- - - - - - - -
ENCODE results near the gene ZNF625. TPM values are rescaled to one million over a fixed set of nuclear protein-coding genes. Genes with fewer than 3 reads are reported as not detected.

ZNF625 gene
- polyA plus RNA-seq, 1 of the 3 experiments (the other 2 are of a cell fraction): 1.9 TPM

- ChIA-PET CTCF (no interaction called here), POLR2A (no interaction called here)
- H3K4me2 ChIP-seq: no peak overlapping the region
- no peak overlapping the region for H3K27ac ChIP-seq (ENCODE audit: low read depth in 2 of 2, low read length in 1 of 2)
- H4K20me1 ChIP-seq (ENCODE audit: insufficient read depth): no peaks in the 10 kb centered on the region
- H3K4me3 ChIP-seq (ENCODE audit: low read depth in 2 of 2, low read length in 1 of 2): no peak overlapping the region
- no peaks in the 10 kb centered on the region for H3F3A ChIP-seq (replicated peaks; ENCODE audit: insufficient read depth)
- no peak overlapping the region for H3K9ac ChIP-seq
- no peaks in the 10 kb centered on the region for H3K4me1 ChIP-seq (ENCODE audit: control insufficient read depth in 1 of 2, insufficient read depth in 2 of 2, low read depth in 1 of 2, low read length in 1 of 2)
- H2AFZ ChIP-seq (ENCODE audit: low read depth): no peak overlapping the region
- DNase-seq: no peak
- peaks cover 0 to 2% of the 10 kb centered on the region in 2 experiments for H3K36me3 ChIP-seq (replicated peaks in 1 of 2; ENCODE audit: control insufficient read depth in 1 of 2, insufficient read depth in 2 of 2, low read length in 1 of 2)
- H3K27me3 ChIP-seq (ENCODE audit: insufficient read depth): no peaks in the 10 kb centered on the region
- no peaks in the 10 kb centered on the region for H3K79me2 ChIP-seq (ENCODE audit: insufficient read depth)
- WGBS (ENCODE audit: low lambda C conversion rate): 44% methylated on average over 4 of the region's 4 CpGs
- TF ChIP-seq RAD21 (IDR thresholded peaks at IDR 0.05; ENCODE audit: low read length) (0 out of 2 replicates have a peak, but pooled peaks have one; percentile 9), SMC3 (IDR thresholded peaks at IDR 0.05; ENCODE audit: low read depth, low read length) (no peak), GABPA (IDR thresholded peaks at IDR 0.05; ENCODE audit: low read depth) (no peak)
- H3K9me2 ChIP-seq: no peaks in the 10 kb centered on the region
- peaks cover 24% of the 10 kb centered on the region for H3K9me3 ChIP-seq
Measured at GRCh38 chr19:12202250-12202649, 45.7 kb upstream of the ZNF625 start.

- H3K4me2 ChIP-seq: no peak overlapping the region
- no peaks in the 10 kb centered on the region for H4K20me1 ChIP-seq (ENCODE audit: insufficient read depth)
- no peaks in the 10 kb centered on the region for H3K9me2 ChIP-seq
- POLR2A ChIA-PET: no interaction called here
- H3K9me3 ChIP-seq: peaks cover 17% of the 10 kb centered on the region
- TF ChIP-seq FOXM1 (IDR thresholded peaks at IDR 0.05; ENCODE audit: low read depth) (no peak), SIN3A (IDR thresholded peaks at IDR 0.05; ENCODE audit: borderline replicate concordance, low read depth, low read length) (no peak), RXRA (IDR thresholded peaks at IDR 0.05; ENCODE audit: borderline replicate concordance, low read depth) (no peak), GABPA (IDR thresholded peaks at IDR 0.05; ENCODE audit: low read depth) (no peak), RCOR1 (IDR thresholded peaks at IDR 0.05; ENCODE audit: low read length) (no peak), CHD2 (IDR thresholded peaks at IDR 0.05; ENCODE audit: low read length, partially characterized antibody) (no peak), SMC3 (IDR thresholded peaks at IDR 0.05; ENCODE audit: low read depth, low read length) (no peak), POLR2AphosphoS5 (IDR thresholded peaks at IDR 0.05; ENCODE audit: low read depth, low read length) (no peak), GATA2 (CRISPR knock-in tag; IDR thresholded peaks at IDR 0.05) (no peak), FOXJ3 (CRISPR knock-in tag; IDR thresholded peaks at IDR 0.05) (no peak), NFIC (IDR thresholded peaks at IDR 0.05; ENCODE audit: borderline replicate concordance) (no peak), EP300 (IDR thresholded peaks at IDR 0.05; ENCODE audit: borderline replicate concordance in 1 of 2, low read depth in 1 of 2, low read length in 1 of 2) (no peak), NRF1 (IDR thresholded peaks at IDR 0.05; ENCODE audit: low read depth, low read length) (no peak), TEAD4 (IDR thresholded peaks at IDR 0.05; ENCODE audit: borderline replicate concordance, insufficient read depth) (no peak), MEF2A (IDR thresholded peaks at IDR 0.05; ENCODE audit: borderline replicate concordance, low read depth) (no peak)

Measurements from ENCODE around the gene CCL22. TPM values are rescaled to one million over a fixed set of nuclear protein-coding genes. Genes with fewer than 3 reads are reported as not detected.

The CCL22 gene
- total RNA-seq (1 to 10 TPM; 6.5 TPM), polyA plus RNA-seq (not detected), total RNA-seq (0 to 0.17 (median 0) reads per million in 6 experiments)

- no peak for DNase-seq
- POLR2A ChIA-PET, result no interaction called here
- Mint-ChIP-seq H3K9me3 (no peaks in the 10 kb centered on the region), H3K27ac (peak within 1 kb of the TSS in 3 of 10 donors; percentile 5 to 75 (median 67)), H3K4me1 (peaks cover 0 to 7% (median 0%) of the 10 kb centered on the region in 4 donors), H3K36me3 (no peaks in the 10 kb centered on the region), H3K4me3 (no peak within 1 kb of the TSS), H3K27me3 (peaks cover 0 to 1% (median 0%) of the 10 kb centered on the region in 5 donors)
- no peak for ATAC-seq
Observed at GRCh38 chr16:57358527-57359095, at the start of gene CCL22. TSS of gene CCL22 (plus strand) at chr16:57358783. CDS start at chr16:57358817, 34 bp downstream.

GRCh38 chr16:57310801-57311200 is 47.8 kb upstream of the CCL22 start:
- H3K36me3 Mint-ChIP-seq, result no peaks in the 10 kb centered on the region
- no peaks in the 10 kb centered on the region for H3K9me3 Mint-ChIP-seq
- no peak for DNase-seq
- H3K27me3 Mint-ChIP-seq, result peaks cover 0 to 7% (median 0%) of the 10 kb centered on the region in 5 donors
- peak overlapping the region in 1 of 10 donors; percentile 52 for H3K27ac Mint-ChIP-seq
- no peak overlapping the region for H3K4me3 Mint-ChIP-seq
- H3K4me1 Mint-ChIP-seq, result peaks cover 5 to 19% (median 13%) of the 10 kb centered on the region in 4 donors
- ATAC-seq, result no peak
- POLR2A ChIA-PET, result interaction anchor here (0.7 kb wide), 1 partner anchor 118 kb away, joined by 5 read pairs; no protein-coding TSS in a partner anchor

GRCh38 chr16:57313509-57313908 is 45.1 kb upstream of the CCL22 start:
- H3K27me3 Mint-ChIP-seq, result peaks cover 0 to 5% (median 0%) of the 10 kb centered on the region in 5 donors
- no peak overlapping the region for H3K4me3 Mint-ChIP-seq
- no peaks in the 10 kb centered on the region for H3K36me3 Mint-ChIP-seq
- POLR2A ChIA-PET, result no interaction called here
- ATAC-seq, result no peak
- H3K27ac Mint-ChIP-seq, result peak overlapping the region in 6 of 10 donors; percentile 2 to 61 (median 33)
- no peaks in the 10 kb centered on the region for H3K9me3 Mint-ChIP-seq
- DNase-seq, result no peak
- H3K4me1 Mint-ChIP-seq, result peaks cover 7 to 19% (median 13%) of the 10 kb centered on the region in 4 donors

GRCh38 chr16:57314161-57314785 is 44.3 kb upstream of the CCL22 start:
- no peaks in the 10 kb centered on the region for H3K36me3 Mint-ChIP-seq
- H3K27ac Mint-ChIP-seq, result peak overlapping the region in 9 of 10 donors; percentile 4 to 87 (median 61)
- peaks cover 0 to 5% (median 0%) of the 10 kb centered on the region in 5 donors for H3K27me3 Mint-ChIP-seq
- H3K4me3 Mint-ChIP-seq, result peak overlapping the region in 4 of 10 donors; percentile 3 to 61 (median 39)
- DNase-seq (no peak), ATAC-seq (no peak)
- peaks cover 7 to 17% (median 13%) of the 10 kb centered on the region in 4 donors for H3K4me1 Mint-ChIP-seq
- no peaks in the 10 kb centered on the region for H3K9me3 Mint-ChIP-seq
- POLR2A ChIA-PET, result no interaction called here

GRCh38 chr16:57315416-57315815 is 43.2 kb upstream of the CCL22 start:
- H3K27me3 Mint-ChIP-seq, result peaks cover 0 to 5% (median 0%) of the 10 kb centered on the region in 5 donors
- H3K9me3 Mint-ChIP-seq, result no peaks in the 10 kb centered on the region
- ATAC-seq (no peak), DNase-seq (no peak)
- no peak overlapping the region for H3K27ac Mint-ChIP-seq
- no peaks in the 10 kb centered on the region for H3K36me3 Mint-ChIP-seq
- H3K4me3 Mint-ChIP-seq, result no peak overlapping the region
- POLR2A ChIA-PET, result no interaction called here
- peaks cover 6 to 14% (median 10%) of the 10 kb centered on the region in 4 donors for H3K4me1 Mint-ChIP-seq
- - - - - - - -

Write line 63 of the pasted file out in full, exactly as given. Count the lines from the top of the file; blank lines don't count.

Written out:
- no peaks in the 10 kb centered on the region for H3K9me3 Mint-ChIP-seq